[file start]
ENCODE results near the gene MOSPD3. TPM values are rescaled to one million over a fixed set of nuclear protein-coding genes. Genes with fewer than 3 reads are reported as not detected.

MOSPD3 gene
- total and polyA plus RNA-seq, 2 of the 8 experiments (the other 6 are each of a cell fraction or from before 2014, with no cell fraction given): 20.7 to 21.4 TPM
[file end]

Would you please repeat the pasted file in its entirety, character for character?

ENCODE results near the gene MOSPD3. TPM values are rescaled to one million over a fixed set of nuclear protein-coding genes. Genes with fewer than 3 reads are reported as not detected.

MOSPD3 gene
- total and polyA plus RNA-seq, 2 of the 8 experiments (the other 6 are each of a cell fraction or from before 2014, with no cell fraction given): 20.7 to 21.4 TPM